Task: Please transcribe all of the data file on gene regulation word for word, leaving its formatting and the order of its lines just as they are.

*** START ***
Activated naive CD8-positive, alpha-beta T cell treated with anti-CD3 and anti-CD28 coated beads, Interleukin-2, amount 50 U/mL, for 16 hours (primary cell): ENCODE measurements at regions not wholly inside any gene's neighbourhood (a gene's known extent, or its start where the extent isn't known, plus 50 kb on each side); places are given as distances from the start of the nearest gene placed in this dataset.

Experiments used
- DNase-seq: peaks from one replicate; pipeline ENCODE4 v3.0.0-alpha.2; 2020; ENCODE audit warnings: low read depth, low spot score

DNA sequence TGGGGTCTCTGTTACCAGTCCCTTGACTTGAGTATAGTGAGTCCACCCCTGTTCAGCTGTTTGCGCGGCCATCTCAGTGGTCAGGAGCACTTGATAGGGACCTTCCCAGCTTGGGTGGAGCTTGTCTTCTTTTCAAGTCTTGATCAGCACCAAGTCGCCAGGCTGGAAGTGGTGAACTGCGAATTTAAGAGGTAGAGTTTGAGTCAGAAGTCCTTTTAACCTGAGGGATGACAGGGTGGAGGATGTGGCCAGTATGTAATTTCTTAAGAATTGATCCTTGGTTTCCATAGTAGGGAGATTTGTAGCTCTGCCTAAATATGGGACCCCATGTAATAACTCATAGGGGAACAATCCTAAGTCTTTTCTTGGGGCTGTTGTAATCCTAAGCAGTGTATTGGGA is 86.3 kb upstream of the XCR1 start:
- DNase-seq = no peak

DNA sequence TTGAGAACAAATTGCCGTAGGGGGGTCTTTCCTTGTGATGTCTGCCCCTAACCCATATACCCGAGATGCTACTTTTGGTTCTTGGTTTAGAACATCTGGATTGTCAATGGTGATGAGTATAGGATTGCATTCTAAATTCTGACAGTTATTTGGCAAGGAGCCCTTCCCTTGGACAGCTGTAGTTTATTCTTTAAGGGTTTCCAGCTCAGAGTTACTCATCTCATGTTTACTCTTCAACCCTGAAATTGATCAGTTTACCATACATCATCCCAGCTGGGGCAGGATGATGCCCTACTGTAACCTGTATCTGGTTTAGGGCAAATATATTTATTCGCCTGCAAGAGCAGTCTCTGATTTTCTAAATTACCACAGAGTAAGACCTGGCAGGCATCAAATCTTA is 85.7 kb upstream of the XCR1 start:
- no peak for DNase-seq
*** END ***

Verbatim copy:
Activated naive CD8-positive, alpha-beta T cell treated with anti-CD3 and anti-CD28 coated beads, Interleukin-2, amount 50 U/mL, for 16 hours (primary cell): ENCODE measurements at regions not wholly inside any gene's neighbourhood (a gene's known extent, or its start where the extent isn't known, plus 50 kb on each side); places are given as distances from the start of the nearest gene placed in this dataset.

Experiments used
- DNase-seq: peaks from one replicate; pipeline ENCODE4 v3.0.0-alpha.2; 2020; ENCODE audit warnings: low read depth, low spot score

DNA sequence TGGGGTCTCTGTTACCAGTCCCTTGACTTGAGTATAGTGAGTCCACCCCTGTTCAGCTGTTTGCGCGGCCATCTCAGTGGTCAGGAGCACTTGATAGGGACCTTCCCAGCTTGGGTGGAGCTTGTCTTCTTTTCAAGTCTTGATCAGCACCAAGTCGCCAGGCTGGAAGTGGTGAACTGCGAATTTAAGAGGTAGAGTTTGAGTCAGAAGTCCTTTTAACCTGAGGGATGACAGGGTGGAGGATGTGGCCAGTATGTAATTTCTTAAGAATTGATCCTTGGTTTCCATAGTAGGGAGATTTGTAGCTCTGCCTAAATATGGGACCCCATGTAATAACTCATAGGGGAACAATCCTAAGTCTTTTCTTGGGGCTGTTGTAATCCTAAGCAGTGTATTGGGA is 86.3 kb upstream of the XCR1 start:
- DNase-seq = no peak

DNA sequence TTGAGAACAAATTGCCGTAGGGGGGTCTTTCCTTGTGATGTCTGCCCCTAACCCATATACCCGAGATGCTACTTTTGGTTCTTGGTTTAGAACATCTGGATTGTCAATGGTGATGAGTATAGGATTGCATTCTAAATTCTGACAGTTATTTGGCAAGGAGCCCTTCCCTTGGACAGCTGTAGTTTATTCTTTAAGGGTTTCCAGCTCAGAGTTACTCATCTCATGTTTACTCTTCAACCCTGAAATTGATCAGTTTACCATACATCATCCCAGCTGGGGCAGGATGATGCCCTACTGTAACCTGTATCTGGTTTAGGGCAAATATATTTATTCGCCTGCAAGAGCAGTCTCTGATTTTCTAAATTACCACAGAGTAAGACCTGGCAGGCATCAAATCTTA is 85.7 kb upstream of the XCR1 start:
- no peak for DNase-seq